Last updated: 6th March 2019
Every day we see people trying to make a difference in the world with eco-friendly initiatives and zero-waste campaigns. But that doesn’t give us an excuse to sit back and assume they’ve got it all under control.
According to Living Smart Queensland, from the 18 millions tonnes of waste produced each year in Australia, approximately seven million tonnes of that rubbish is from the household sector. Each Australian family contributes enough waste annually to fill a three-bedroom house from floor to ceiling! Yikes.
To contribute positive change to our planet, it’s up to us as individuals to change our daily habits. Living without waste not only benefits the earth but supports our physical and mental health in many ways.
All it takes is the desire to make a change, along with actionable steps to do so. Check out our 16 suggestions to help you get started with the no-waste lifestyle – how quickly can you go zero?
What does it mean to be zero waste?
At its core, living a zero-waste lifestyle simply means to make better decisions around what we're consuming and the way we're consuming. It's about avoiding nasty materials where we can, such as plastic, and reusing as much as we can. But what about recycling? Is that considered zero waste?
Is recycling considered zero waste?
Although recycling is, of course, better than not recycling, it is still a form of waste. Many products (including all plastics) are not fully recycled anyway – they're downcycled. This means they become a product of lesser quality before being further downcycled until they eventually end up on a landfill. Try to reduce your recycling by reusing as much as possible.
How can I get zero waste at home?
1. It’s time to break up with your stuff
A survey by the Australian Institute for a Just, Sustainable and Peaceful Future has found 88 per cent of Australian homes have at least one cluttered room, and the average home has three or more cluttered rooms.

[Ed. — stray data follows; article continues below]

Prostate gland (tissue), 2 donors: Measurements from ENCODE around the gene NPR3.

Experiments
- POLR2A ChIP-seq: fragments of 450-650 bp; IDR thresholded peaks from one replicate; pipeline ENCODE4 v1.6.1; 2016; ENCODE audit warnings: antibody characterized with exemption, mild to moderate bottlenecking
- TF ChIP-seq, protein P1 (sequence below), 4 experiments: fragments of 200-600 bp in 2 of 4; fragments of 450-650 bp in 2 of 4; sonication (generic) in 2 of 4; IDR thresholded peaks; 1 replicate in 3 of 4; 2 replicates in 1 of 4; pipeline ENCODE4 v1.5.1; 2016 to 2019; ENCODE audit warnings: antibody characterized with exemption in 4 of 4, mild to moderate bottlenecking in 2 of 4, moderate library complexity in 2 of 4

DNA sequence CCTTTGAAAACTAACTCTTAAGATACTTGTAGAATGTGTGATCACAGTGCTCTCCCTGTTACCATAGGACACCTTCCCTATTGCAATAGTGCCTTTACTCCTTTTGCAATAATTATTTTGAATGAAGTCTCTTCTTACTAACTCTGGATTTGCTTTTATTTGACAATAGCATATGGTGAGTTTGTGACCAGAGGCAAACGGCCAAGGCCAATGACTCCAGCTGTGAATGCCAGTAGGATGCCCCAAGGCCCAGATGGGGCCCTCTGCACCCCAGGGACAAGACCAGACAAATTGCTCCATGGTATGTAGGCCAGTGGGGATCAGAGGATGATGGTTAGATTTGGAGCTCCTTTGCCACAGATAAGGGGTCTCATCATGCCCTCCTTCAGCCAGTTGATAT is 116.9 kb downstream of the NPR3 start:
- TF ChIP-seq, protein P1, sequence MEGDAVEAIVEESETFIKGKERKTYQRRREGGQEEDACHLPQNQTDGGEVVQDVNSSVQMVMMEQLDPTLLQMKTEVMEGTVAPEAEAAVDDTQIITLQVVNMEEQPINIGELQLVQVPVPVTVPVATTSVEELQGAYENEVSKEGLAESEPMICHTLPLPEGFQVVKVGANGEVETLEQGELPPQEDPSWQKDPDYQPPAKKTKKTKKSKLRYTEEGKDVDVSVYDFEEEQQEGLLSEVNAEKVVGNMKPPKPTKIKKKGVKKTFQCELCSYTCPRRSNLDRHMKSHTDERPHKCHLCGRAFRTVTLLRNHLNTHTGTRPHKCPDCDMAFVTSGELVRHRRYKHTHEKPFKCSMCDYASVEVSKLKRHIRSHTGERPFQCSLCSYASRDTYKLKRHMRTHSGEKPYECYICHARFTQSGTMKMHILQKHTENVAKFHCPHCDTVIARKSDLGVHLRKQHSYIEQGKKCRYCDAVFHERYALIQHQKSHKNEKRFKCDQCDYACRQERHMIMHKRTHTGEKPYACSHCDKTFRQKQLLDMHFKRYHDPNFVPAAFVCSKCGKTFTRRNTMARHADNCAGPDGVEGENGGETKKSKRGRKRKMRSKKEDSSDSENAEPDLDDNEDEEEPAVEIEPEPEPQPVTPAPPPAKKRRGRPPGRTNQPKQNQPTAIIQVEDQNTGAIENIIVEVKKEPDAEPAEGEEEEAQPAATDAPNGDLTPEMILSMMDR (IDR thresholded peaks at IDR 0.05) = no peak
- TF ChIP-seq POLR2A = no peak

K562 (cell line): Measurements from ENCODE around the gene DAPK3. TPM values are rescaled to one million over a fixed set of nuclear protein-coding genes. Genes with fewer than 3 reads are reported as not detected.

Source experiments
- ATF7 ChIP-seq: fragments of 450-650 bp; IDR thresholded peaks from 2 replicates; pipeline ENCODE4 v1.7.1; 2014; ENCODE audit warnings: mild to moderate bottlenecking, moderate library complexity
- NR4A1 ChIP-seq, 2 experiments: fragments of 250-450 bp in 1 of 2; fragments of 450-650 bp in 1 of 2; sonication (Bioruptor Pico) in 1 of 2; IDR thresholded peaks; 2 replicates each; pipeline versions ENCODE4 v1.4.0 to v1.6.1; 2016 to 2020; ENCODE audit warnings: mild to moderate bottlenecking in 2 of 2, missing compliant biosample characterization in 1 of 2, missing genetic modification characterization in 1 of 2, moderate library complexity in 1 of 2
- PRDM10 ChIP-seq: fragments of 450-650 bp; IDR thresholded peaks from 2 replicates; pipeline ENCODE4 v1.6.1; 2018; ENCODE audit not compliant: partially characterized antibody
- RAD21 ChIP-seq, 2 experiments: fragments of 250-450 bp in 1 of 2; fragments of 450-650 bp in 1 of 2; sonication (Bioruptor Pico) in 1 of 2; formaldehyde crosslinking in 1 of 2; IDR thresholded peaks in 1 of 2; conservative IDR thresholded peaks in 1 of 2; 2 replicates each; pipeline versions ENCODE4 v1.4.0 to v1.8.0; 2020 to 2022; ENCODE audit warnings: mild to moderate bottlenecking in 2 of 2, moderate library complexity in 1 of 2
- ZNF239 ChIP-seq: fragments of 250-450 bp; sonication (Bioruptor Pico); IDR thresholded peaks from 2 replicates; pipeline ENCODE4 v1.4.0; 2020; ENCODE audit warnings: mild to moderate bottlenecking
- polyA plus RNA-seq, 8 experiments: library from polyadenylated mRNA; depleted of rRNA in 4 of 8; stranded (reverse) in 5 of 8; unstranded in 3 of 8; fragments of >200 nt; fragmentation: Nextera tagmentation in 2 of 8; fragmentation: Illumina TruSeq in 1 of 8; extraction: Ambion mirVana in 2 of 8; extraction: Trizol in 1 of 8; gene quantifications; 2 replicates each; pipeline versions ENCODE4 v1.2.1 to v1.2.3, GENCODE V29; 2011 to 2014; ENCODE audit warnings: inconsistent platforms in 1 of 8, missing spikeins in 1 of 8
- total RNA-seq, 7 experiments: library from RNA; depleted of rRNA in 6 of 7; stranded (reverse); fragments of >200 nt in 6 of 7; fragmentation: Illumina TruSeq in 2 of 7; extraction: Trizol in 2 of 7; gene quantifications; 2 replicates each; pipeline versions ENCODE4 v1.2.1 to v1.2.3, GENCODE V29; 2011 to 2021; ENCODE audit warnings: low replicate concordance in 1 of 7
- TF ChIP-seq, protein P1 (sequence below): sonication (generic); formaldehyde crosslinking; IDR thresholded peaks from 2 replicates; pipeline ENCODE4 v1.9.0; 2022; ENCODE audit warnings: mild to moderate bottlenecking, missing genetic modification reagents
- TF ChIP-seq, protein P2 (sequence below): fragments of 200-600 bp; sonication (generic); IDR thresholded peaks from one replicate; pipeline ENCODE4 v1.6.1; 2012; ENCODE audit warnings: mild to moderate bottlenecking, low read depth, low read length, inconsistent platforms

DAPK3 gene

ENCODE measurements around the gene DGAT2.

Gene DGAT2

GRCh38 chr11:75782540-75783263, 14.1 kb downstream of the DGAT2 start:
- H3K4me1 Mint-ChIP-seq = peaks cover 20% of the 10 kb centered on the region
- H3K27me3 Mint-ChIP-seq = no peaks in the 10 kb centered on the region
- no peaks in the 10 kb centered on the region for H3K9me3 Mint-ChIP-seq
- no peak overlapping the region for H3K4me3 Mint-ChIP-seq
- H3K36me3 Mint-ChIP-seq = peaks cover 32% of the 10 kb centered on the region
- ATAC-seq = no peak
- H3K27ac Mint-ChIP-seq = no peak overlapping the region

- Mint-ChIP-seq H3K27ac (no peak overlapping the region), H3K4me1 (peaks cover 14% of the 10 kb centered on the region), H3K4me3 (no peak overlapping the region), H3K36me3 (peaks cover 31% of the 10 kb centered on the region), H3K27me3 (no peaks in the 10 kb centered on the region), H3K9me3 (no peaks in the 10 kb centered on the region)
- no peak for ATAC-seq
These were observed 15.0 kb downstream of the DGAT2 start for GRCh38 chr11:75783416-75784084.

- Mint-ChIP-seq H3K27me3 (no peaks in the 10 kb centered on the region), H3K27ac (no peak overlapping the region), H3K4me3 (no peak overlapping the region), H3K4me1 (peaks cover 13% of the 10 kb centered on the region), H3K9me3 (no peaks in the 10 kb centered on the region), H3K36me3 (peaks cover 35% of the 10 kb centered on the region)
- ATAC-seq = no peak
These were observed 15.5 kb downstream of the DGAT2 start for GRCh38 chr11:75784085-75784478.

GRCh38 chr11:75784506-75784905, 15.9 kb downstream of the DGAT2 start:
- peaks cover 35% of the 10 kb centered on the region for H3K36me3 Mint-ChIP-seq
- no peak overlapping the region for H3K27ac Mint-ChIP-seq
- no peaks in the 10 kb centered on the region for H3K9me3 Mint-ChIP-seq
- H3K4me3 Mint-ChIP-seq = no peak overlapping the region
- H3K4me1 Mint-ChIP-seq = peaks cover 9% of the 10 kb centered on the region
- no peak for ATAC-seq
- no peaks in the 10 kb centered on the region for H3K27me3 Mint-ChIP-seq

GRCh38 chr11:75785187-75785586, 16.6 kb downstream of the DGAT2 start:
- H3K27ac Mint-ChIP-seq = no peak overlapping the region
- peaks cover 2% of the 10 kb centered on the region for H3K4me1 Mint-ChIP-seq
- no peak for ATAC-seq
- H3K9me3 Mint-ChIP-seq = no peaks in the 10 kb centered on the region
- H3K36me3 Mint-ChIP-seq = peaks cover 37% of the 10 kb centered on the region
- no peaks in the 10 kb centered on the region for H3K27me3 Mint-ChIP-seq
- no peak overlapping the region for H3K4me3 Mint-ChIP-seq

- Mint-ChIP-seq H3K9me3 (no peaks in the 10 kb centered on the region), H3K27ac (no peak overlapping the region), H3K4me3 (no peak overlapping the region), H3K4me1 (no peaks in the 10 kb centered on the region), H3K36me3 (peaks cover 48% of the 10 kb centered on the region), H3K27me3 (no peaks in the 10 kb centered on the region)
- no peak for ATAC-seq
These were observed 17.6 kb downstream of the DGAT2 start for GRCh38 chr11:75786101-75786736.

De-cluttering not only gives you more space, but it also clears your mind so you can focus on what really matters in your life. The easiest place to start? Your closet. A minimalist wardrobe will help make room for what’s important in your life.
2. Make your own cleaning products
It’s no secret that chemical cleaning products are linked to asthma, cancer, reproductive disorders, hormone disruption and neurotoxicity. Switching to natural, homemade cleaning products not only saves you money but your family’s health too. You’ll find most ingredients to make natural cleaning products are already in your cupboard. Check out Wellness Mama’s recipes to get you started.
3. Stick a ‘no advertising’ label on your letterbox
It’s called junk mail for a reason. Not only are advertising brochures adding to our rubbish pile, but they’re encouraging us to buy more ‘stuff’ we don’t need.
4. Fix broken things before throwing them out
You would be surprised at what you can find on YouTube when it comes to fixing things. So before jumping to conclusions and tossing something out, get your creativity buzzing and look up a DIY video on YouTube. You might just become your own handyman.
5. Exchange books with your friends or go digital
Start a book swap with your friends. It’s a great way to read much-loved books and expand your reading interests. Otherwise, purchase from a second-hand bookshop or download your books digitally. Not only will you save paper, but it’s half the price of a hardback copy and you can keep it on your digital device wherever you go.